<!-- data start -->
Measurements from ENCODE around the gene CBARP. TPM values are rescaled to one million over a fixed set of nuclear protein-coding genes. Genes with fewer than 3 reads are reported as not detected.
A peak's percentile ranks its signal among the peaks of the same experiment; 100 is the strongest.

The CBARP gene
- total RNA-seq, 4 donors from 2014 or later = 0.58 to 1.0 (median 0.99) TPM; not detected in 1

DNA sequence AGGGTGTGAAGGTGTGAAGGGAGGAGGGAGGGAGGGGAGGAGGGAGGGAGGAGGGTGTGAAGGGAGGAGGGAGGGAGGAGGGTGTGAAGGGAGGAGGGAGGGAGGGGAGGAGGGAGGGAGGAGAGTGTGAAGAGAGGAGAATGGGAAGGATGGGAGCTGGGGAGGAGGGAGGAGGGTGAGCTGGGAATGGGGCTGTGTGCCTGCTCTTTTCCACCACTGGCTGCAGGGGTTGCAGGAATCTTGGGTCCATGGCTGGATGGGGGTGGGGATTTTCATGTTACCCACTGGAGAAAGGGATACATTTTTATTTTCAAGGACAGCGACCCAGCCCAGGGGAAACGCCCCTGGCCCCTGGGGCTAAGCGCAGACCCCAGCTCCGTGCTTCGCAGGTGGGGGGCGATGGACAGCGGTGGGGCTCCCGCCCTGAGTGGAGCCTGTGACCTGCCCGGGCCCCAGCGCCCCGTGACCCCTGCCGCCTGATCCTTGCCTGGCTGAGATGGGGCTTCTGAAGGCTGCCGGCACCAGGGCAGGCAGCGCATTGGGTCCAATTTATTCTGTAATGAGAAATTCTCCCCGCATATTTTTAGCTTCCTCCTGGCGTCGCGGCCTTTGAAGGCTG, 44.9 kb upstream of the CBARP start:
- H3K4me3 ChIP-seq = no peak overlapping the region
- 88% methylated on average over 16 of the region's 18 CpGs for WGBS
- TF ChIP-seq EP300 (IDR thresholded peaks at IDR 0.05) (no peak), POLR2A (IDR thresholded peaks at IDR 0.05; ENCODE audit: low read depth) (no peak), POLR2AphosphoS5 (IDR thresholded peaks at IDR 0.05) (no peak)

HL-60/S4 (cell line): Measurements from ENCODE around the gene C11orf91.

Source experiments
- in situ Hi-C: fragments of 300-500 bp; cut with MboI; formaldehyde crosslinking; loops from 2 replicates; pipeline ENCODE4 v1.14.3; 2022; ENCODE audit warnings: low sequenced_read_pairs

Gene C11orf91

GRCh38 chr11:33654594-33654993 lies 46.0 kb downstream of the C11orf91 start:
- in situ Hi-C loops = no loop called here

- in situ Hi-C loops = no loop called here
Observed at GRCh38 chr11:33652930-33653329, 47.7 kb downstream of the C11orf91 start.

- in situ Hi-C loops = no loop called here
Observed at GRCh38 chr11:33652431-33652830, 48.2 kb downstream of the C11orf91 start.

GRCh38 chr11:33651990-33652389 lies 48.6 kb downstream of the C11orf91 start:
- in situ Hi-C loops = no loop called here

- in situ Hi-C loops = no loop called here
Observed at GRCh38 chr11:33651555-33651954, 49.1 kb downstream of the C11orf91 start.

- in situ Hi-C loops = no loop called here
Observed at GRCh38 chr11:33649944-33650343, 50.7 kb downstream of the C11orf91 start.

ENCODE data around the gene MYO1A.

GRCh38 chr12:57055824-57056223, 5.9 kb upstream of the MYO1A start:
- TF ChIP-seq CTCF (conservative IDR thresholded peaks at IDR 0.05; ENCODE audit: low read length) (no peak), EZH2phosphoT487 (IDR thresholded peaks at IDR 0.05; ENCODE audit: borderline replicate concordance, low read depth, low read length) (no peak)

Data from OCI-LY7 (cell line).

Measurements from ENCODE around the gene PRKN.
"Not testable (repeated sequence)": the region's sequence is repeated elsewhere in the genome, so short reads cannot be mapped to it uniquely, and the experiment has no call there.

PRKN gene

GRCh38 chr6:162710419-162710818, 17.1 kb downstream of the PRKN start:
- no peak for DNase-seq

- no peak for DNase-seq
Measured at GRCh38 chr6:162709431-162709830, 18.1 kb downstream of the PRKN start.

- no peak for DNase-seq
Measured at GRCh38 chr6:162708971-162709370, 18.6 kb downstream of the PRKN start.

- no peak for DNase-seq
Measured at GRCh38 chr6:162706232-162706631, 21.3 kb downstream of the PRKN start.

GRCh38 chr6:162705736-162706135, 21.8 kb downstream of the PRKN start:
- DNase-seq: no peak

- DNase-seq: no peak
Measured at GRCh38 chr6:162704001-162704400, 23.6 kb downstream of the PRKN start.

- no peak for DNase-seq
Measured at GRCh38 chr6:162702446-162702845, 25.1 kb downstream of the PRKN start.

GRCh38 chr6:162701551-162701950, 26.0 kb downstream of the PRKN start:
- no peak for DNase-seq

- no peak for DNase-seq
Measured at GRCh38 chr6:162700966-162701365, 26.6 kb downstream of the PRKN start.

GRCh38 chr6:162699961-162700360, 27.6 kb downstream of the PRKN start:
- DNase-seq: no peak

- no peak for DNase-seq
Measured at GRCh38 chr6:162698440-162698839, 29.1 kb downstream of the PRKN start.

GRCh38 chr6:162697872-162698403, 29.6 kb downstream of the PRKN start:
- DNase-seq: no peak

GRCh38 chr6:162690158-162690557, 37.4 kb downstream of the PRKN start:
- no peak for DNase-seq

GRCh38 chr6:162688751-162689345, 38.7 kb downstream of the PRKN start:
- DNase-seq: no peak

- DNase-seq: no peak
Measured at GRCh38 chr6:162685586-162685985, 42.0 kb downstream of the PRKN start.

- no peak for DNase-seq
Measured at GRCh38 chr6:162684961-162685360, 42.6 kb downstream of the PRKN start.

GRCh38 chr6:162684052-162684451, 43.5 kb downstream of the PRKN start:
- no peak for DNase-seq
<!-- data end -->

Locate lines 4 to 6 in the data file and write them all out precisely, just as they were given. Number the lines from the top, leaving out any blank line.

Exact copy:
- total RNA-seq, 4 donors from 2014 or later = 0.58 to 1.0 (median 0.99) TPM; not detected in 1

DNA sequence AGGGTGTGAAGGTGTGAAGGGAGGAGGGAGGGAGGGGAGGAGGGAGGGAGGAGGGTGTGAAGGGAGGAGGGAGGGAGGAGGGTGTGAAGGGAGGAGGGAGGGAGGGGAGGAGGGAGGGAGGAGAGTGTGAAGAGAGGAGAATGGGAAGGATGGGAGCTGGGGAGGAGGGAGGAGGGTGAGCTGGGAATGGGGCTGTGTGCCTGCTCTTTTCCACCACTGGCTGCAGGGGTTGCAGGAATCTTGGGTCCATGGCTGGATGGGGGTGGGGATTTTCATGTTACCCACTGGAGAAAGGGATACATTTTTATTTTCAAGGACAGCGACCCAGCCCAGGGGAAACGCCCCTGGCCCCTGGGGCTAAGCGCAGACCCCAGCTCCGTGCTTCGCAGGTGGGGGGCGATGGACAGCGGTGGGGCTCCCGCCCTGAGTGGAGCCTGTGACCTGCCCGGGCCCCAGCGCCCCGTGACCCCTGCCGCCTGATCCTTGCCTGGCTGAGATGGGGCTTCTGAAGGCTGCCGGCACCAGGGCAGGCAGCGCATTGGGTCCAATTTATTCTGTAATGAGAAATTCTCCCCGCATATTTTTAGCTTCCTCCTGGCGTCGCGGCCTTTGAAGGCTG, 44.9 kb upstream of the CBARP start:
- H3K4me3 ChIP-seq = no peak overlapping the region